The Way of Mindful Education
Cultivating Well-Being in Teachers and Students
W.W. Norton and C 2000
Time and resources are scarce for many teachers. Often times, these same teachers are under immense pressure to produce higher test scores and severely constrained with the actions they can take in their own classrooms. What are the consequences of working under conditions in which you have increasing responsibilities without sufficiently corresponding support and professional autonomy? Teachers may only prioritize the content that appears on standardized assessments and rarely address other worthwhile knowledge and skills. They may also work excessively long hours, ultimately undermining their personal well-being and their professional effectiveness. What if teachers were instead incentivized to model mindfulness and teach practices to students? Could we avoid more situations like the ones described above? In The Way of Mindful Education: Cultivating Well-Being in Teachers and Students (W. W. Norton and Company, 2014) and The Mindful Education Workbook: Lessons for Teaching Mindfulness to Students (W. W. Norton and Company, 2016), Daniel Rechtschaffen provides a definition for mindfulness that clearly distinguishes it from other similar or related ideas and articulates its unique benefits for teachers and students by drawing on classroom dilemmas and corresponding practices.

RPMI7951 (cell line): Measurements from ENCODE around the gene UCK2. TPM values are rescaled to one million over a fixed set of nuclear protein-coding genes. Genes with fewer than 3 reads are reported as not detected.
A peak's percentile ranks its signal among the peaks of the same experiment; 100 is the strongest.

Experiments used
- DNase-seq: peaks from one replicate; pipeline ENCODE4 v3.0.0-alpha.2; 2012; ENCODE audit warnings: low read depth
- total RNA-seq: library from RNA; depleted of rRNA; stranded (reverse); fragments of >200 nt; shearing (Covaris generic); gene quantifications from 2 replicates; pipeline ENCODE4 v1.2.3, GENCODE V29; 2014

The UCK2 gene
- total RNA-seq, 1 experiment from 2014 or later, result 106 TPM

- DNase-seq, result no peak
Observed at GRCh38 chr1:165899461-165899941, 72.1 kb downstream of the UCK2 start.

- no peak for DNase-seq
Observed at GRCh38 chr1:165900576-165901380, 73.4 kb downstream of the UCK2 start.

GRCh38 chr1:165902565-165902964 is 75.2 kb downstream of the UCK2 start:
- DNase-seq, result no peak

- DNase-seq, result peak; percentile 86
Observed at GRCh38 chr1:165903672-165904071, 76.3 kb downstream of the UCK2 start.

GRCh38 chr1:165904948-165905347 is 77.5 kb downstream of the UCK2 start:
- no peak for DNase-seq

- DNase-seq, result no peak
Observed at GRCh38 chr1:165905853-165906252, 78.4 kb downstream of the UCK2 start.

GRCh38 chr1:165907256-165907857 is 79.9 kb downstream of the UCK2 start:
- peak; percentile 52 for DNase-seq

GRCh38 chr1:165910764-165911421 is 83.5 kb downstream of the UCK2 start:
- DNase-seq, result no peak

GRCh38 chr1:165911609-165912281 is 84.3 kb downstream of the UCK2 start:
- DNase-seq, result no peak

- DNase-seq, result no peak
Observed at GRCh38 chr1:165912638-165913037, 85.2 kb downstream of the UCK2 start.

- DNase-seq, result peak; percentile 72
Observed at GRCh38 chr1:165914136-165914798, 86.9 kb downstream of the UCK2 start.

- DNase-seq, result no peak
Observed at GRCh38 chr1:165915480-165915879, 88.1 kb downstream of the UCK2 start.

During our conversation, he also recommended the following books:
Mindful Games: Sharing Mindfulness and Meditation with Children, Teens, and Families by Susan Kaiser Greenland
The Mindful Child: How to Help Your Kid Manage Stress and Become Happier, Kinder, and More Compassionate by Susan Kaiser Greenland
Building Emotional Intelligence: Techniques to Cultivate Inner Strength in Children by Linda Lantieri
Wherever You Go, There You Are by Jon Kabat-Zinn
Full Catastrophe Living: Using the Wisdom of Your Body and Mind to Face Stress, Illness, and Pain by Jon Kabat-Zinn
Mindfulness for Beginners: Reclaiming the Present Moment and Your Life by Jon Kabat-Zinn
Trevor Mattea is an educational consultant and speaker. His areas of expertise include deeper learning, parent involvement, project-based learning, and technology integration. He can be reached by email at firstname.lastname@example.org or on Twitter at @tsmattea.